Designed to give practical applications to the conclusions of UNICEF’s 2008 Child Poverty Study, the project aimed to look at how local people could work together and solve some of the problems identified in the study.

The project was supported by UNICEF and implemented by the NGO Civic Development Institute (CDI) in partnership with the local NGO Civic Education Office. Journalist Antadze and colleagues publicised the project in local media throughout Georgia.

It focused on solving different problems facing schools in different parts of Georgia. In Gori, the most pressing problem identified is that children and their parents lack the money to buy the right textbooks. Furthermore, set texts change frequently and books are poorly cared for and often thrown away.

UNICEF led discussions on how small-scale advocacy and self organisation could address this problem and helped by CDI five schools in Gori and the surrounding community were quick to find solutions.

In one school teachers organised a scheme under which older children donated their used books to the school library where they were accessible to younger children.

Students at this school also won a competition to get grants from the Eurasia Foundation to buy supplies for their library and materials for their school.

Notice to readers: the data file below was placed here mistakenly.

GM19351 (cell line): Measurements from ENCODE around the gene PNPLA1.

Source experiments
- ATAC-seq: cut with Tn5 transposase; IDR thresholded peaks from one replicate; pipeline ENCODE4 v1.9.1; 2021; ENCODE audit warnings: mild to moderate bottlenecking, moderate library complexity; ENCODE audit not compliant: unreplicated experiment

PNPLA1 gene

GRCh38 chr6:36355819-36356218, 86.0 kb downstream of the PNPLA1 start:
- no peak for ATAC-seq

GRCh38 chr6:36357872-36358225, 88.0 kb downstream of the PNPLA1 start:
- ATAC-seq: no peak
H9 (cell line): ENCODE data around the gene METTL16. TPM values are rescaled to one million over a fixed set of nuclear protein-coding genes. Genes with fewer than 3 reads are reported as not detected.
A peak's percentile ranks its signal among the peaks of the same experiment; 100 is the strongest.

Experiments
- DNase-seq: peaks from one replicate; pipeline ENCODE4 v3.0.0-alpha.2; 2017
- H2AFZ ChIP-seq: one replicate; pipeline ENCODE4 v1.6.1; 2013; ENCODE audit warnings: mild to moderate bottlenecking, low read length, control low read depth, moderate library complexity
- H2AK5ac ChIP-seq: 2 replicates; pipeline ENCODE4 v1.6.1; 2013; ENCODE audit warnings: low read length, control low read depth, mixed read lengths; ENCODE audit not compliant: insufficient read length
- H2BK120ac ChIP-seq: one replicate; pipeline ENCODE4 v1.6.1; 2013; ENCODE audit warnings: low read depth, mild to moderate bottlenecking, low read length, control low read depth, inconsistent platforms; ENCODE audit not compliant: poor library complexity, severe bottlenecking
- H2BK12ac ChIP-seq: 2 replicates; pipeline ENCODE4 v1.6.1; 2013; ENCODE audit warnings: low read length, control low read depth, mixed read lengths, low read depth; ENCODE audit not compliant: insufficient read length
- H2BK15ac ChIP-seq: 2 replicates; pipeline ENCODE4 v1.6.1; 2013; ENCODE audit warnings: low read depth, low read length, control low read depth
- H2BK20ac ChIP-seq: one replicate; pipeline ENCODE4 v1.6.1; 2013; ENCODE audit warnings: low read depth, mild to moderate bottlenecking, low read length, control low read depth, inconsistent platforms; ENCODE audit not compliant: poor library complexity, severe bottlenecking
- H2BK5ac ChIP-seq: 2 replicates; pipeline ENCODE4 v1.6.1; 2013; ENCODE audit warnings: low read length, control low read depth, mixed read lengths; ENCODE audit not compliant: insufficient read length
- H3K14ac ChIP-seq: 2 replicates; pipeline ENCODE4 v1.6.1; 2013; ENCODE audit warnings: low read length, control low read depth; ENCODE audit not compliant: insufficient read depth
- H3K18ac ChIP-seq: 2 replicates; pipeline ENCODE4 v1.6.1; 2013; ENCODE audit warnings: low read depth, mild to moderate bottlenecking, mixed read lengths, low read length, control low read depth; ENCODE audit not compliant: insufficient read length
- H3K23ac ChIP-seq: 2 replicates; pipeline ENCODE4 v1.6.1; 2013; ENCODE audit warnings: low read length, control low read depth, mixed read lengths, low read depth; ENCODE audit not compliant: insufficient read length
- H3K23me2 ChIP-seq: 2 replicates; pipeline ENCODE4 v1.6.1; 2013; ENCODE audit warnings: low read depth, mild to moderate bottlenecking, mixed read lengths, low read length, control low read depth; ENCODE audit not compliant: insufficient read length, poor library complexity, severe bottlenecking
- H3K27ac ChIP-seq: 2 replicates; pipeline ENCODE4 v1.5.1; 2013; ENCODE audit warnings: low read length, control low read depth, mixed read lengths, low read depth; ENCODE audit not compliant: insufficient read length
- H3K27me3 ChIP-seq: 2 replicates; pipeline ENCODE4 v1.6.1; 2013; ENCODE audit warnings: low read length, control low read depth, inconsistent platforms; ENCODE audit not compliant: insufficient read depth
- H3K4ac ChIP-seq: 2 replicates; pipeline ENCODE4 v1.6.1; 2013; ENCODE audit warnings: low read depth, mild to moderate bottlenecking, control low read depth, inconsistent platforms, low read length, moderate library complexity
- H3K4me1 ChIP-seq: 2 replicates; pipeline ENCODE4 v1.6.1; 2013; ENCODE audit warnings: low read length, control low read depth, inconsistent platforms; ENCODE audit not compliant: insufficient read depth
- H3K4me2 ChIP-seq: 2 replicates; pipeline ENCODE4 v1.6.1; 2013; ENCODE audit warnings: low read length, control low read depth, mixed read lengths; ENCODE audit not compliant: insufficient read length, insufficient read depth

At a small ceremony to celebrate the win and to mark the successful implementation of the book loan project, Tako Kechuashvili, a 16-year-old pupil and member of the school government said, ‘We are very happy to win these two grants. To get them we had to produce a plan of what we would do with the money if we won.’

‘We will buy school supplies and books and encyclopaedias with these grants. It’s very important to have these books in order to increase students’ level of knowledge,’ she added.

Another school near Gori also held a ceremony to celebrate a successfully implemented book loan scheme. At the library at this school there is a specific collection of books reserved for children from socially vulnerable families.

‘The book loan projects at this school and elsewhere are small scale, but they show what communities can do to help themselves and to support the most vulnerable members of society. Problems which stop children going to school must and can be overcome,’ said Natela Giunaishvili of CDI.